While I waited for Dimitry to come at 6:00PM, I looked in the bookcase at all the little booklets about Eastern Europe. They are dusty, but interesting.

Tonight was our last theme party, and it was about the "1950's." This may not have been our biggest turnout, but I think everyone would agree that it was our best. You don't have to be a genius to figure out why! Everyone loves the 50's. We played 50's music, and taught them some dance steps. Robyn, Heather, Kristen, and Kevin did choreography to the 50's song "Lollypop." We had a bubble-blowing contest, and played the limbo. They really got into the games. Kristen won the limbo competition, despite some good efforts by the Ukrainian guys (she is a cheerleader, and quite limber). We dressed in 50's style jeans and t-shirts, and decorated the room with posters of James Dean, Marilyn Monroe, and Elvis.

By the time the party was over, I felt too tired to go to Scott's to phone Linda. I'll do that tomorrow night for sure. With a slightly heavy heart, I made my way home on the tram, slow-as-ever.

Thursday, June 10

I did the devotional talk this morning. I read Luke 18:28-30, and told them how much I appreciate them as a group; that I have learned a lot from them, and that I think the spiritual emphasis that they have maintained has been excellent. They are as good as any Lipscomb group I have worked with.

Mike Lukashevich came at 10:00AM, and we talked about the current conflict in Bosnia. I asked him about a Russian word I have read about: "blat," which refers to one's power, or influence. Yury Zorin came in and the three of us talked for a while. Neil Prokop, just happened to drop in, so I introduced him to Mike and Yury, and asked Neil to take a picture of Mike, Yury and myself. [Unfortunately the picture did not take properly. What a shame!] Mike then had to leave, so Yury, always the historian, wanted to tell me about the Soviet Presidents, from Khrushchev to Gorbachev. He also talked about the coup attempt in August of 1991, and how people felt about it in Kiev. This was especially interesting to me. I was in Prague, Czechoslovakia not long before that coup attempt.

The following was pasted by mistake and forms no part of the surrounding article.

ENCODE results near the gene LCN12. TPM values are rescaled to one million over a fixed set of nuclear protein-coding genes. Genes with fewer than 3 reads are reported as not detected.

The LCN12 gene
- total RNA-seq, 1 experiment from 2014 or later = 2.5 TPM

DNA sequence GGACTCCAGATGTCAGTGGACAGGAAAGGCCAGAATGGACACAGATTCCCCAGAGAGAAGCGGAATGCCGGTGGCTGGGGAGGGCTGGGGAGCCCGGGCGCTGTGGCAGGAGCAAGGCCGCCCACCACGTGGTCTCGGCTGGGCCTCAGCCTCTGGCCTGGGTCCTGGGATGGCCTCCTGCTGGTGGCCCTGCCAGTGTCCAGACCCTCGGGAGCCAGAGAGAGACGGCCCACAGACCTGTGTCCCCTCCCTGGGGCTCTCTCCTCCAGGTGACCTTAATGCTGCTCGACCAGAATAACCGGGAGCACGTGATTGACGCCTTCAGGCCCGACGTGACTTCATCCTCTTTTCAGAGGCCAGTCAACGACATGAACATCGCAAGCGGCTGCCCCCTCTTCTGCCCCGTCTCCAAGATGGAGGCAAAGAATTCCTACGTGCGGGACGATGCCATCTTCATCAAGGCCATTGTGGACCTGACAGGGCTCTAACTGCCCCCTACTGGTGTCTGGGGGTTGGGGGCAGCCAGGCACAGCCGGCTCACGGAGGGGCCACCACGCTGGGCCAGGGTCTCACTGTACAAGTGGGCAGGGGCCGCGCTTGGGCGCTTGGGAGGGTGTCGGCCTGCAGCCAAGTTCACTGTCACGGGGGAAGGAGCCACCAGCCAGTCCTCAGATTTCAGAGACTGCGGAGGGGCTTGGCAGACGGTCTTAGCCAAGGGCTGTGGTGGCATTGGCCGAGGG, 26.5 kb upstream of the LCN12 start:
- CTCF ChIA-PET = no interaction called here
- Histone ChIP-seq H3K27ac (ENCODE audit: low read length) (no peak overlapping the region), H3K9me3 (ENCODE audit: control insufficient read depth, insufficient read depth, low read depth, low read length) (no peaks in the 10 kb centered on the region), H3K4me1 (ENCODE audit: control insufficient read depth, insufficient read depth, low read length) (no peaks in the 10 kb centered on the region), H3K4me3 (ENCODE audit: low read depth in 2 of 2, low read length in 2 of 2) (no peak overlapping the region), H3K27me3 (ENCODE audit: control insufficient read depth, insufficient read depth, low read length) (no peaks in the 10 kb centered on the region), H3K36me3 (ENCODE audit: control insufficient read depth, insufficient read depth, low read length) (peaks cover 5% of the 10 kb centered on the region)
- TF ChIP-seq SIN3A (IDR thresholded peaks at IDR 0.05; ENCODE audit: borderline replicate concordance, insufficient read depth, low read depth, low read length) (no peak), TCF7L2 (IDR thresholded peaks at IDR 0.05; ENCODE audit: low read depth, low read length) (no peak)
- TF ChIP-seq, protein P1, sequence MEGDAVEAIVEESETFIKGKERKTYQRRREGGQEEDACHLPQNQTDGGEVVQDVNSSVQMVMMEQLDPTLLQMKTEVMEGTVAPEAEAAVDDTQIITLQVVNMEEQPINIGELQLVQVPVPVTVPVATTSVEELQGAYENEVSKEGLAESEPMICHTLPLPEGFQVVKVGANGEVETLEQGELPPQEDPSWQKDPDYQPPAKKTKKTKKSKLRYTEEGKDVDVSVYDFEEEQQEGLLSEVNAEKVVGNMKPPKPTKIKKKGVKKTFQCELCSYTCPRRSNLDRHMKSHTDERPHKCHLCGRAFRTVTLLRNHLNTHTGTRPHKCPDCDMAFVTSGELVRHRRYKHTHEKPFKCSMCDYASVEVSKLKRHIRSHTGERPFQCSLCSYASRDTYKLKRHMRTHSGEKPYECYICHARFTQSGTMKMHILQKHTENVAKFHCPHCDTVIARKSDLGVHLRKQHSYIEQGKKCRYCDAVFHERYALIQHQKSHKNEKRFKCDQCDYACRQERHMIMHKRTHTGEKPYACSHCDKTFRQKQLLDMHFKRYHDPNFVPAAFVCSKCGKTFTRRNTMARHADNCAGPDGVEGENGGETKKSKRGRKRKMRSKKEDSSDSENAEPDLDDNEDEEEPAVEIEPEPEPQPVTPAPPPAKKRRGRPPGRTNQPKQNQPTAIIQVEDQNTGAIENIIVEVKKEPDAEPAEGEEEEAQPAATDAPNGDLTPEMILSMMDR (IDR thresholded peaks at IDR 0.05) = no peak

At lunch I exchanged a twenty Deutschmark bill for 37,000 coupons (1,891 to 1) at the exchange desk. Lytvynov came at 3:00PM. He is my star reader, and the first one to finish the lesson book. Anatoly is one of the most appreciative readers. He read two lessons. He asked if there were other church groups, like us that were teaching English in Europe. I told him that there certainly were, and explained to him about "Let's Start Talking." [That is the name of the organization that started the idea, originally located at Oklahoma Christian University.]

Marina came at 6:00PM. She is almost finished with her thesis. She told me about the background of the conflict between the Russian Orthodox church and the Ukrainian Catholic (Uniat) church. She seemed to want me to know about it. I know that it's a long complicated story.

This evening, Mitch, Luke, Chris, Amy and I went to the Opera. I'm not sure what the title was, but it was about two brothers that were Cossacks. They were going to war, and their parents had mixed feelings about their leaving. It was somber. The music, sets, and singing were good, but we decided to leave after the first act. We couldn't understand enough of it to really appreciate it, and it was getting late, anyway. It was neat to sit in one of those little balcony boxes. The auditorium of the Opera house is very enchanting, even more so from that location.

Leaving the Opera, I went with Mitch to Scott's flat to phone Linda in London. It has been nearly two weeks since I spoke to her. She was getting worried about me. Mom and Dad phoned her last Sunday night to find out how I was doing. We talked about the Yalta plans and my return to London on the 18th. I apologized about the phone being out at my flat.

Going home, I went to Tolstoy Square and walked to the #1 tram stop, hoping to get a seat, but alas, the trams were packed even at this late hour. I was pretty tired when I reached home at about 11:00PM. Tomorrow is the long awaited trip to the Crimea!!